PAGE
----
II.

Pender argues that arraignment was required because his appeal to the circuit court was for a trial de novo. Pender bases his argument on Rule 14.1(c), Ala.R.Crim.P., which provides that "[a]rraignment is required on appeal de novo to circuit court."

Pender has waived this issue. Pender failed to object to the lack of arraignment at the trial in the circuit court. See Watts v. State, 460 So. 2d 204, 206 (Ala.1983) (stating that the accused should have objected to the lack of arraignment before the jury returned a verdict against him); Singleton v. City of Tuscaloosa, 557 So. 2d 565, 566 (Ala.Cr.App.1990). Moreover, Rule 14.1(b), Ala.R.Crim.P., provides that "arraignment need not be held in any case where a defendant represented by counsel has filed with the court a written waiver of arraignment and plea of not guilty ... signed by the defendant and counsel." (Emphasis added.) The record contains a copy of a plea of not guilty and waiver of arraignment form signed by Pender and his counsel; thus, arraignment was not necessary. (C. 36.)

III.

Although we are affirming Pender's convictions, we must remand this case to the circuit court for resentencing. Although Pender did not raise this issue in his brief to this court, our review of the record has revealed that the trial judge imposed a sentence that exceeds the limit allowable by statute. Because this issue is jurisdictional in nature, we can review it at any time. See Nunn v. Baker, 518 So. 2d 711, 712 (Ala.1987).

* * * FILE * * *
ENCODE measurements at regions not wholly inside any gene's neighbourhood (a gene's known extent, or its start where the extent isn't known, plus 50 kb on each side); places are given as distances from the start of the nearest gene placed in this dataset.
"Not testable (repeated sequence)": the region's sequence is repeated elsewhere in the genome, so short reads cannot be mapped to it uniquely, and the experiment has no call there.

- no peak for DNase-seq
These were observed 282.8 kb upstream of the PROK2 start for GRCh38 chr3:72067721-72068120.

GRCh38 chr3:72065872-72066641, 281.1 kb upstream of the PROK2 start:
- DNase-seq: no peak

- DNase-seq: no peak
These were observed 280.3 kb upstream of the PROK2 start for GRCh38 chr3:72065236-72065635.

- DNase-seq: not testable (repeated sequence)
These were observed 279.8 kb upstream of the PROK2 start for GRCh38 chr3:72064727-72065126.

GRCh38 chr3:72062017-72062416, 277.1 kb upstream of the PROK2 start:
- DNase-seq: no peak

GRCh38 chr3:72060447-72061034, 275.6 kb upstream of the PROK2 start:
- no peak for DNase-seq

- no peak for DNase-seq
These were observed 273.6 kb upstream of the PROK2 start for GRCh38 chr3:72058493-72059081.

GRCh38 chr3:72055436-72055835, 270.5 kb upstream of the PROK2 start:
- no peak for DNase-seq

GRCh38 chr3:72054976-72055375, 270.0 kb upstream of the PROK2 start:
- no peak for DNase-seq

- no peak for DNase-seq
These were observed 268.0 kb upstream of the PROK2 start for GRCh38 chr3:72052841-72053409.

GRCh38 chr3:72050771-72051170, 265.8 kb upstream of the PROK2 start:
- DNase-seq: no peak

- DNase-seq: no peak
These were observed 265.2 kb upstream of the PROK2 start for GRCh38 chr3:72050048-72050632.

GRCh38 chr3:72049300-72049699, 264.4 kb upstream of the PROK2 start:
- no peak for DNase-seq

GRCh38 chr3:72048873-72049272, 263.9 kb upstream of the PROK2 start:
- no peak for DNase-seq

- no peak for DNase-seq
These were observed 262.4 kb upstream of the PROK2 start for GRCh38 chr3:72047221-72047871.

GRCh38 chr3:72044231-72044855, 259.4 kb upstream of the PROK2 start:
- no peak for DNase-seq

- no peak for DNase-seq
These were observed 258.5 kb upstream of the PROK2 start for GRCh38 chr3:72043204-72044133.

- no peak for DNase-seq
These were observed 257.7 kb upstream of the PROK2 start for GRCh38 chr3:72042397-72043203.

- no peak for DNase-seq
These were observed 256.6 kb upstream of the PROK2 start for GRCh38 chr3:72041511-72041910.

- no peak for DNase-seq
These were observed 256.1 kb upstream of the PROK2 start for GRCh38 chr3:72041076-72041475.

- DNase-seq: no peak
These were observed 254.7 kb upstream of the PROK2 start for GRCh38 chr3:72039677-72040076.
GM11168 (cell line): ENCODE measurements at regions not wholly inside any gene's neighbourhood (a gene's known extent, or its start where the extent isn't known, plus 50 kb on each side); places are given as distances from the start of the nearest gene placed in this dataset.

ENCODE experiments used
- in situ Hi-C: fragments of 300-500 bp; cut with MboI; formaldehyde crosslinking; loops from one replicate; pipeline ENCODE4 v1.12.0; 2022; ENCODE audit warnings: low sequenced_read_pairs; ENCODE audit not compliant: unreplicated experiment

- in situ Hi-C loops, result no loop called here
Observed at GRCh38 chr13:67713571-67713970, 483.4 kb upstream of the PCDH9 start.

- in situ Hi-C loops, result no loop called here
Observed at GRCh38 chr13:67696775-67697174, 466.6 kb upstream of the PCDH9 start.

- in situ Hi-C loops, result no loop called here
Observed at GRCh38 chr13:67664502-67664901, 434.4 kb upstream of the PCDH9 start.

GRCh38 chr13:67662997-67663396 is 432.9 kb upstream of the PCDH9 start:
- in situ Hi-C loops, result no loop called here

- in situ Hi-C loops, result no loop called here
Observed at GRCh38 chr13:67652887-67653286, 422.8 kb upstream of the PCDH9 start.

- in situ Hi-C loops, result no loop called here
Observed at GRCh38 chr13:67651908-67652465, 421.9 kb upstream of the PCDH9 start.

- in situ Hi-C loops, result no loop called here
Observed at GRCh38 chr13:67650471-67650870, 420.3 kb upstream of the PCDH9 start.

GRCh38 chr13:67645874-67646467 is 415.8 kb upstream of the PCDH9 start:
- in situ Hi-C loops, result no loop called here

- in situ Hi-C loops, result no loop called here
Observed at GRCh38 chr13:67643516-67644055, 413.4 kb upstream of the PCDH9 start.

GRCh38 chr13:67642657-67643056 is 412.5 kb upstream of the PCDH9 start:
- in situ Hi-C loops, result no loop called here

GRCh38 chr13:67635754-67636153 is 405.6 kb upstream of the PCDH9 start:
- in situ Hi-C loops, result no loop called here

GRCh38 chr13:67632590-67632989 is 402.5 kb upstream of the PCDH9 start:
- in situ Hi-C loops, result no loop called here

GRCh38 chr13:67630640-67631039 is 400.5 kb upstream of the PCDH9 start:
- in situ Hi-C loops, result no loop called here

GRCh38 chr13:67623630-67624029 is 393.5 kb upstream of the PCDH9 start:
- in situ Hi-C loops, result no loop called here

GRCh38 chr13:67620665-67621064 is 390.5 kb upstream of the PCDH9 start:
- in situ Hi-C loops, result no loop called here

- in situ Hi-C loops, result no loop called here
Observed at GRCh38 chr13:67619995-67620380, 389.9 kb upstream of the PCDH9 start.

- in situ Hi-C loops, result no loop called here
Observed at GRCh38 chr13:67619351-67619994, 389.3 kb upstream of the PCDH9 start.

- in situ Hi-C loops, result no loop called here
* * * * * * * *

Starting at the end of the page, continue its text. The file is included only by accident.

Pender was convicted of two counts of criminal mischief in the second degree, violations of § 13A-7-22, Ala.Code 1975, and two counts of criminal mischief in the third degree, violations of § 13A-7-23, Ala.Code 1975. Criminal mischief in the second degree is a Class A misdemeanor, punishable by no more than one year's imprisonment. See § 13A-5-7(a)(1), Ala. Code 1975. Criminal mischief in the third degree is a Class B misdemeanor, punishable by no more than 6 months' imprisonment. See § 13A-5-7(a)(2). The trial judge imposed a sentence of 12 months' imprisonment for each count, to run consecutively, and he then split the sentence so Pender would serve a 6-month jail sentence and 6 months' supervised probation. (C. 57; R. 158.) In imposing 12-month sentences for Pender's convictions for the two counts of criminal mischief in the third degree, the trial judge exceeded the statutory limit prescribed in § 13A-5-7(a)(2), Ala.Code 1975.

This case is due to be remanded to the circuit court for resentencing in accordance with § 13A-5-7(a)(2), Ala.Code 1975. The application of the statute mandates a maximum sentence of 6 months' imprisonment for each count of criminal mischief in the third degree. Although Pender is currently serving only 6 months for all counts, the trial court was without jurisdiction to impose one-year prison sentences for Pender's two counts of criminal mischief in the third degree. The trial court shall take all necessary action to allow a return to remand to be filed with this court within 42 days of this opinion.

For the above-mentioned reasons, Pender's convictions are due to be affirmed, and the case is remanded for resentencing.

AFFIRMED AS TO CONVICTIONS; REMANDED FOR RESENTENCING.[*]

LONG, P.J., and McMILLAN, BASCHAB, and FRY, JJ., concur.

NOTES

[*] Note from the reporter of decisions: On June 18, 1999, on return to remand, the Court of Criminal Appeals affirmed, without opinion.